Review: Raven Theatre Stages The Luckiest, a Play About Love and Family—With an Ironic Title

The Luckiest is the ironic title of a superb play by Melissa Ross, now on stage at Raven Theatre. It’s a play about family, love and relationships and how they matter, even as life takes unfortunate twists and turns. It’s a helpful message in this Covid era, and it’s delivered in an appealing and humane way. Artistic director Cody Estle directs this three-hander with his usual skill, carefully building the drama and bringing out the unique qualities of each character. 

Cassidy Slaughter-Mason and Christopher Wayland play best friends Lissette and Peter. Early in the play, they meet at a boring party and strike up a lively conversation that quickly leads to a friendship that lasts. Cheryl, Lissette’s loving and hovering mom, is played with mom-like authenticity by Tara Mallen. 

Ross builds the story over the course of a dozen two-character scenes, interwoven over past and present, and set in New York City and Vermont over a decade. In each scene, the character pairs—Lissette and Peter, Lissette and Cheryl, Cheryl and Peter—develop their own friendships and interrelationships. 

We learn in scene one that Lissette has a serious illness but Peter keeps her laughing as he helps her plan the party she wants to hold so she can see all her friends. She’s wheelchair-bound but eager for the party to be a success. 

Cassidy Slaughter-Mason and Tara Mallen. Photo by Michael Brosilow.

The flashback scenes portray the decline in Lissette’s condition; she’s determined to have a plan for the course of her life and insists that Peter and Cheryl allow her to make her own decisions, like staying in New York City rather than moving to her mom’s home in Woburn, Massachusetts. She demands that Peter and Cheryl stop fussing over her. It’s an agonizing experience that many families go through in various ways and Ross’ script tells the story with immense humor as well as heart. Lissette’s relationships with her mom and with Peter are filled with anxiety, arguments and plenty of love. 

Near the end of the play, Lissette turns to the audience and tells us in great detail what her condition is like, how her body is changing and how she lives with it. During that 15-minute monologue, the audience is absolutely riveted to the actor on stage. 

The party preparation takes place in an Airbnb apartment in Vermont because of a Vermont law that is crucial to the way Lissette wants her story to end. Mom is there too and wants to be useful. When Cheryl asks Peter to assign her a role to play at the party, he advises her, “Just bring your amazingly delicious lasagna. Two pans, one for the vegetarians.”

The play’s title comes from Lissette’s habit of finding “lucky pennies” in the street and claiming that she’s “the luckiest person in the world.” She sometimes bestows these pennies on special friends, as she does in one scene with Peter.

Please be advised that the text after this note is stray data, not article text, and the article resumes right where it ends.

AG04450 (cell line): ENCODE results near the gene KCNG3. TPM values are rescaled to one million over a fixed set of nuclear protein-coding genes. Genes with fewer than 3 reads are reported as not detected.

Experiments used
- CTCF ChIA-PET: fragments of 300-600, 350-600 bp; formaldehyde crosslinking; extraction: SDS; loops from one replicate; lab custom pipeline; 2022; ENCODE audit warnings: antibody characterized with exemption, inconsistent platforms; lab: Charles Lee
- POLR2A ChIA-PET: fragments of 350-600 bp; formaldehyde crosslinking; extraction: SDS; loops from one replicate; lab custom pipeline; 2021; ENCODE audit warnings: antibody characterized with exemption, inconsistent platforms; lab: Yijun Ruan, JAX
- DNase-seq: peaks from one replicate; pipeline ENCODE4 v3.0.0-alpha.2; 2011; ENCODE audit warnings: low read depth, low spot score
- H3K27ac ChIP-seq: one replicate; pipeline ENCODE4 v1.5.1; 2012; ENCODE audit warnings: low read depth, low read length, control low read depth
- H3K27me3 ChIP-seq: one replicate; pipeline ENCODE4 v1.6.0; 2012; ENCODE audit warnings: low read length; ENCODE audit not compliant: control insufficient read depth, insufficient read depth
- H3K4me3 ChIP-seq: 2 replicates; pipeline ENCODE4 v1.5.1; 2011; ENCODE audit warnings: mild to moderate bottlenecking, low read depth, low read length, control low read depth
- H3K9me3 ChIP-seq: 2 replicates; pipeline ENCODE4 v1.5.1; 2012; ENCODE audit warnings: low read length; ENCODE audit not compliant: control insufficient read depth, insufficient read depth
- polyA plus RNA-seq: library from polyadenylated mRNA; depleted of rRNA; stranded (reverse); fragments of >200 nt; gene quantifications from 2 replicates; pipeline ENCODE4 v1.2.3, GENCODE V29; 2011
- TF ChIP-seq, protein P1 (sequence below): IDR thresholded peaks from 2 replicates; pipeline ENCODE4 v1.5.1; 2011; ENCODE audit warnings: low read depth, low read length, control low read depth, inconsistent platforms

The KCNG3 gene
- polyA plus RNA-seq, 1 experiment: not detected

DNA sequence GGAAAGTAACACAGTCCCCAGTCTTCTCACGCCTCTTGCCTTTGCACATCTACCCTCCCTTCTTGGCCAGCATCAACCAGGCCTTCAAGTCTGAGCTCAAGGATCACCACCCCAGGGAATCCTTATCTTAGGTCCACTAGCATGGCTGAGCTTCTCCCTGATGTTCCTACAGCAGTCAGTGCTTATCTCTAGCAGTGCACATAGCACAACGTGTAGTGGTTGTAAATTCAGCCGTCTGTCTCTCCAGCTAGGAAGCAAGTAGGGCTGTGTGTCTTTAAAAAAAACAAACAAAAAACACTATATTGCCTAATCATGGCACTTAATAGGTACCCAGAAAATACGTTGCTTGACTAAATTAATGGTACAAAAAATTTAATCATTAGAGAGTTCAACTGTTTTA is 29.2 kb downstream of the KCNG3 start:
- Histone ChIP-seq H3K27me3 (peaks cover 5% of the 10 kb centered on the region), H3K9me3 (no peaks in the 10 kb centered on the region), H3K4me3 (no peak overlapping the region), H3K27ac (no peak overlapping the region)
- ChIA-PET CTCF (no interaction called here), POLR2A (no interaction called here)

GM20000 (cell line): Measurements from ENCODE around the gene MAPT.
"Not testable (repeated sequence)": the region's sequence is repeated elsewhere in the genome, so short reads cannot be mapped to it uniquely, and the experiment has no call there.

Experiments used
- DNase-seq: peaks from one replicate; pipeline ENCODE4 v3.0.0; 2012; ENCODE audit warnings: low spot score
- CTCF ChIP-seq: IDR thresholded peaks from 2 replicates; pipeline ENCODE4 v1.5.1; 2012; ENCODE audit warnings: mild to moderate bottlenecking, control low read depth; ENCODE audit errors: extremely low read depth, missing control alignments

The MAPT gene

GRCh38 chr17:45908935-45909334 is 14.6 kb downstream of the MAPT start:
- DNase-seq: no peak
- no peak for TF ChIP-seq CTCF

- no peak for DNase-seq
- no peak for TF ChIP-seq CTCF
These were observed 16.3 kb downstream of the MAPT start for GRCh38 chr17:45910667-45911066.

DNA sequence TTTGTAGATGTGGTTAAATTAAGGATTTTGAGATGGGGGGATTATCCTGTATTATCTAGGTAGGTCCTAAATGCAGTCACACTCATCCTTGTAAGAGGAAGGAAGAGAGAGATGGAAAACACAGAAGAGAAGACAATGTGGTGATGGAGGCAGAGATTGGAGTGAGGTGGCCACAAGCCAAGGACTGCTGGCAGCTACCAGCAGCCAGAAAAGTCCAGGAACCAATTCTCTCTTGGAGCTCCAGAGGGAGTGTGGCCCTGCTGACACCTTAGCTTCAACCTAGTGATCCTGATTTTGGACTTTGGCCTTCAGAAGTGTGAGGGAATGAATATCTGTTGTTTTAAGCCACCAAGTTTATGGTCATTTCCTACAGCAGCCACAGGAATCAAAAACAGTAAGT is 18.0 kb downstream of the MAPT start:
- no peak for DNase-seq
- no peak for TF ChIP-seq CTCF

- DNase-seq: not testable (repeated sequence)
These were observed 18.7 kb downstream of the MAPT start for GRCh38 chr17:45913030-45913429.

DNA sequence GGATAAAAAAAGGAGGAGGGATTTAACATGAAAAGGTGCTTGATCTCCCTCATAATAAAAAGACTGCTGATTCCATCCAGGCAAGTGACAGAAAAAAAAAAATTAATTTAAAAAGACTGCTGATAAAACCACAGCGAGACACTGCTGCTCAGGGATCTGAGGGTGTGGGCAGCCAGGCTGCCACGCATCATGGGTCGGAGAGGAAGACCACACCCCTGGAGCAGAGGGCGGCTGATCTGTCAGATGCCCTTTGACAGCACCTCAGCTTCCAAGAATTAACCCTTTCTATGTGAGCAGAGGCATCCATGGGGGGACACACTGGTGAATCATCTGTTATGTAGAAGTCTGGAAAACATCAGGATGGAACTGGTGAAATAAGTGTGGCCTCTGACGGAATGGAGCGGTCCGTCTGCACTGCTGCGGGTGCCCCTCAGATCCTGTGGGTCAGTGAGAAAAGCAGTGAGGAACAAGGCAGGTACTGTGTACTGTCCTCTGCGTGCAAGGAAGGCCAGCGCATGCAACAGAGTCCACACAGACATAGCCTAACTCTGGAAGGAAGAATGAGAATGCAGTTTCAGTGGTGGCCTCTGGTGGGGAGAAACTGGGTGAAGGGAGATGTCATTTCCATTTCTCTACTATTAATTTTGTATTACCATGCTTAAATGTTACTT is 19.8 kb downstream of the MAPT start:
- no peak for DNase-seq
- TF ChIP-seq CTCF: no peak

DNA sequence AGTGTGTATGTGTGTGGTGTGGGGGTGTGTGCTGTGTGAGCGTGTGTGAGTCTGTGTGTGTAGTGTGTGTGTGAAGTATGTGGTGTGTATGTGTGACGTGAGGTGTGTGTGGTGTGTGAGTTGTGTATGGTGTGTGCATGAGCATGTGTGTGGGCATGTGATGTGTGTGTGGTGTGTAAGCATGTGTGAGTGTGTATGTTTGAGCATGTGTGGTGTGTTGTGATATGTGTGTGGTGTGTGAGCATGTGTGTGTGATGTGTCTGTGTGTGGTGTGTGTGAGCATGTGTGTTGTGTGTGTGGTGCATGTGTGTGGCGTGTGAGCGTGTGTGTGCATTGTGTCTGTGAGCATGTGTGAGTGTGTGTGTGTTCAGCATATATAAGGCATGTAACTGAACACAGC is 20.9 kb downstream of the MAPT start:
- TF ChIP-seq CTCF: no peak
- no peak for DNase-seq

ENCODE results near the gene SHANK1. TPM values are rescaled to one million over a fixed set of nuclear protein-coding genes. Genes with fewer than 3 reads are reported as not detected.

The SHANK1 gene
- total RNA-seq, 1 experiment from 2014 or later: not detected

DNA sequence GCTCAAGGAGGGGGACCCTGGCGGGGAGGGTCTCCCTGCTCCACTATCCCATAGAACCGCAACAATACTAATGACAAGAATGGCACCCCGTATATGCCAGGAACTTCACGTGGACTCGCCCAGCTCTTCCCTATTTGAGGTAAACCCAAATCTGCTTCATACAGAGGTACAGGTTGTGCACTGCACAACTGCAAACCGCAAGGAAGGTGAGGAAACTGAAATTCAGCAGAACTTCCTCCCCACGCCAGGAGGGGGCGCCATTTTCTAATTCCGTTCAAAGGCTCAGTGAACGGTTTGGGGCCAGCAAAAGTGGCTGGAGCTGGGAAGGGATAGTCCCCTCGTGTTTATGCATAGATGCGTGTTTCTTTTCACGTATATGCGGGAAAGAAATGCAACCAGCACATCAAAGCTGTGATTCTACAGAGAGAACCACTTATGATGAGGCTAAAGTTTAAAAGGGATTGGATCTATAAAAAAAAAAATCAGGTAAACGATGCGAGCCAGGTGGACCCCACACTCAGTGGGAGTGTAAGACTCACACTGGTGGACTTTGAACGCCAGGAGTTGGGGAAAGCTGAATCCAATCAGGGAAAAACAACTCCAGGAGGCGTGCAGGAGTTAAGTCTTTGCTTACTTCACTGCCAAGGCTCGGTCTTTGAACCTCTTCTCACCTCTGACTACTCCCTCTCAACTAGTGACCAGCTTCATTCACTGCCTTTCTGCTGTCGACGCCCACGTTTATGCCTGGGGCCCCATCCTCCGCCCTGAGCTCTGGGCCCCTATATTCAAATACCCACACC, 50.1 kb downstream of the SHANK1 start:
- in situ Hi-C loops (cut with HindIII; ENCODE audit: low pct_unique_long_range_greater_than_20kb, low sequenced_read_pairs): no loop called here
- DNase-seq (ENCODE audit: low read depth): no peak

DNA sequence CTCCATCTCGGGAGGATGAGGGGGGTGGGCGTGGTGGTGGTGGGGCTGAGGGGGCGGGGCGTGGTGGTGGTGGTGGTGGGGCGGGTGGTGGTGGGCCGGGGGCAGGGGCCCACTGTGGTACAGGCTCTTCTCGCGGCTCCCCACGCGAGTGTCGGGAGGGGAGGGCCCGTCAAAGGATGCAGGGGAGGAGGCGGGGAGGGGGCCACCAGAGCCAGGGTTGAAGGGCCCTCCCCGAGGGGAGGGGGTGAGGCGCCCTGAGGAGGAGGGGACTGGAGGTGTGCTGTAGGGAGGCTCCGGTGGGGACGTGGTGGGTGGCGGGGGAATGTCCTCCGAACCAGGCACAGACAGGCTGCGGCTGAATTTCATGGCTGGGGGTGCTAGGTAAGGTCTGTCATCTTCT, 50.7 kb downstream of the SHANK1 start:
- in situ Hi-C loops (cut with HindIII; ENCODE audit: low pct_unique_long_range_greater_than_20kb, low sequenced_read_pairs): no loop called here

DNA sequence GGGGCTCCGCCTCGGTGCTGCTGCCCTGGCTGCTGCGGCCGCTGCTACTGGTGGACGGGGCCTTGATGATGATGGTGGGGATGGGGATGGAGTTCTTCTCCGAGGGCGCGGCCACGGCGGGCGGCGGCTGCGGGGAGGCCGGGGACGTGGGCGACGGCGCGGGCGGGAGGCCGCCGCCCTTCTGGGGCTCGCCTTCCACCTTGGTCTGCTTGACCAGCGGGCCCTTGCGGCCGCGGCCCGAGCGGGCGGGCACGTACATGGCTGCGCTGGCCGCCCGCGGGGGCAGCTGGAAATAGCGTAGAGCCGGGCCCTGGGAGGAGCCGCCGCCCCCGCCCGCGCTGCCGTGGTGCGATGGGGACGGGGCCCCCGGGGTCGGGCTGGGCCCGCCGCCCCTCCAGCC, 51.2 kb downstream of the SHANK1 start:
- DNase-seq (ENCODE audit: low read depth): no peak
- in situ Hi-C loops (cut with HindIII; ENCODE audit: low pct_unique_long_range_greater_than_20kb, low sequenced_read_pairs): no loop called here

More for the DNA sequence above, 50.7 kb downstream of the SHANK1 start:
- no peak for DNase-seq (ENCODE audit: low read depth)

Tara Mallen and Christopher Wayland. Photo by Michael Brosilow.

In a followup message after the performance, Raven Theatre tells its patrons how they consulted with the organization and experts on conditions like Lissette’s so that the script, its setting and its performance could be done correctly. These experts worked with Raven from the very beginning of production.

All three actors are totally engaging performers. Lighting design is crucial here because it signals the quick scene changes; Becca Jeffords and Jesse Klug are lighting designers. The wide stage in Raven’s larger theater is a palette for Jeffrey D. Kmiec’s severely simple scenic design, based on bare brick walls and tiered gray flooring. For each scene, the performers bring on one major piece of furniture that defines the space and push it offstage afterwards. Movement consultant is Sam Hubbard. Costume design is by Izumi Inaba. Eric Backus is composer and sound designer. Eve Breneman is voice and dialect coach and succeeds with Cheryl’s Boston accent including the correct pronunciation of her home town of Woburn.

Playwright Ross is a graduate of the playwriting program at the Juilliard School and a member of both the Dorothy Strelsin New American Writers Group at Primary Stages and Labyrinth Theater Company. Her other plays include Nice Girl and Thinner Than Water.

The Luckiest continues through June 26 at Raven Theatre, 6157 N. Clark St. Running time is 90 minutes with no intermission. Performances  are Thursday-Sunday. Tickets are $40 with discounts available; buy them online or call 773-338-2177. Covid protocols require you to show proof of vaccination before entering and wearing a mask over your nose and mouth while you are in the theater building. 

For more information on this and other productions, see www.theatreinchicago.com.

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Nancy S Bishop
Nancy S Bishop

Nancy S. Bishop is publisher and Stages editor of Third Coast Review. She’s a member of the American Theatre Critics Association and a 2014 Fellow of the National Critics Institute at the Eugene O’Neill Theater Center. You can read her personal writing on pop culture at nancybishopsjournal.com, and follow her on Twitter @nsbishop. She also writes about film, books, art, architecture and design.

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